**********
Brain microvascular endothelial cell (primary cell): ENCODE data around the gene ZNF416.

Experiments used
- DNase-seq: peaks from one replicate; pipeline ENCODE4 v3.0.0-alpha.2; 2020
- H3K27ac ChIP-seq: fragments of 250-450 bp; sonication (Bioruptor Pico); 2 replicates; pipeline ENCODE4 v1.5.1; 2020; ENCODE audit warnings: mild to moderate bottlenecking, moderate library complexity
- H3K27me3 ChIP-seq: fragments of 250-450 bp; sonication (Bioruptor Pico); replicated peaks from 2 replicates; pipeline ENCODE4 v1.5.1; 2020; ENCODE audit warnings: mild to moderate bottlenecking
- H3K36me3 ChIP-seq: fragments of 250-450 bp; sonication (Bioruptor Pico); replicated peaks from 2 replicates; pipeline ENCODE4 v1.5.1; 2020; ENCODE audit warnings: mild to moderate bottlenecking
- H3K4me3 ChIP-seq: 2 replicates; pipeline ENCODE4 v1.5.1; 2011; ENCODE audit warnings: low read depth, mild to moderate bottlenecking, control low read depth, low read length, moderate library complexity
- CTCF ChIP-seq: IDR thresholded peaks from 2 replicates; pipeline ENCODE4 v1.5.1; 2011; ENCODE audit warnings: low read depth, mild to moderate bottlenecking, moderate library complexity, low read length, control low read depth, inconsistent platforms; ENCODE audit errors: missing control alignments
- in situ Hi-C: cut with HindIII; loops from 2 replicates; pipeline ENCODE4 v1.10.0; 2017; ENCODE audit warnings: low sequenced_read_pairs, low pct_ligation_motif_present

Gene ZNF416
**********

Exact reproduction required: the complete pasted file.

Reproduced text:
Brain microvascular endothelial cell (primary cell): ENCODE data around the gene ZNF416.

Experiments used
- DNase-seq: peaks from one replicate; pipeline ENCODE4 v3.0.0-alpha.2; 2020
- H3K27ac ChIP-seq: fragments of 250-450 bp; sonication (Bioruptor Pico); 2 replicates; pipeline ENCODE4 v1.5.1; 2020; ENCODE audit warnings: mild to moderate bottlenecking, moderate library complexity
- H3K27me3 ChIP-seq: fragments of 250-450 bp; sonication (Bioruptor Pico); replicated peaks from 2 replicates; pipeline ENCODE4 v1.5.1; 2020; ENCODE audit warnings: mild to moderate bottlenecking
- H3K36me3 ChIP-seq: fragments of 250-450 bp; sonication (Bioruptor Pico); replicated peaks from 2 replicates; pipeline ENCODE4 v1.5.1; 2020; ENCODE audit warnings: mild to moderate bottlenecking
- H3K4me3 ChIP-seq: 2 replicates; pipeline ENCODE4 v1.5.1; 2011; ENCODE audit warnings: low read depth, mild to moderate bottlenecking, control low read depth, low read length, moderate library complexity
- CTCF ChIP-seq: IDR thresholded peaks from 2 replicates; pipeline ENCODE4 v1.5.1; 2011; ENCODE audit warnings: low read depth, mild to moderate bottlenecking, moderate library complexity, low read length, control low read depth, inconsistent platforms; ENCODE audit errors: missing control alignments
- in situ Hi-C: cut with HindIII; loops from 2 replicates; pipeline ENCODE4 v1.10.0; 2017; ENCODE audit warnings: low sequenced_read_pairs, low pct_ligation_motif_present

Gene ZNF416